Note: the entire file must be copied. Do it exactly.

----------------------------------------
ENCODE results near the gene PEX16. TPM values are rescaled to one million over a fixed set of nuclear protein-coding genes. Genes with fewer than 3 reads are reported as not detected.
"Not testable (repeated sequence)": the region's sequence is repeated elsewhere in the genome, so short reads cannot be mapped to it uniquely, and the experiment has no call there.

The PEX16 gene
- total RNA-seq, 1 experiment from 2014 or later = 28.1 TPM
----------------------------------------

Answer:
ENCODE results near the gene PEX16. TPM values are rescaled to one million over a fixed set of nuclear protein-coding genes. Genes with fewer than 3 reads are reported as not detected.
"Not testable (repeated sequence)": the region's sequence is repeated elsewhere in the genome, so short reads cannot be mapped to it uniquely, and the experiment has no call there.

The PEX16 gene
- total RNA-seq, 1 experiment from 2014 or later = 28.1 TPM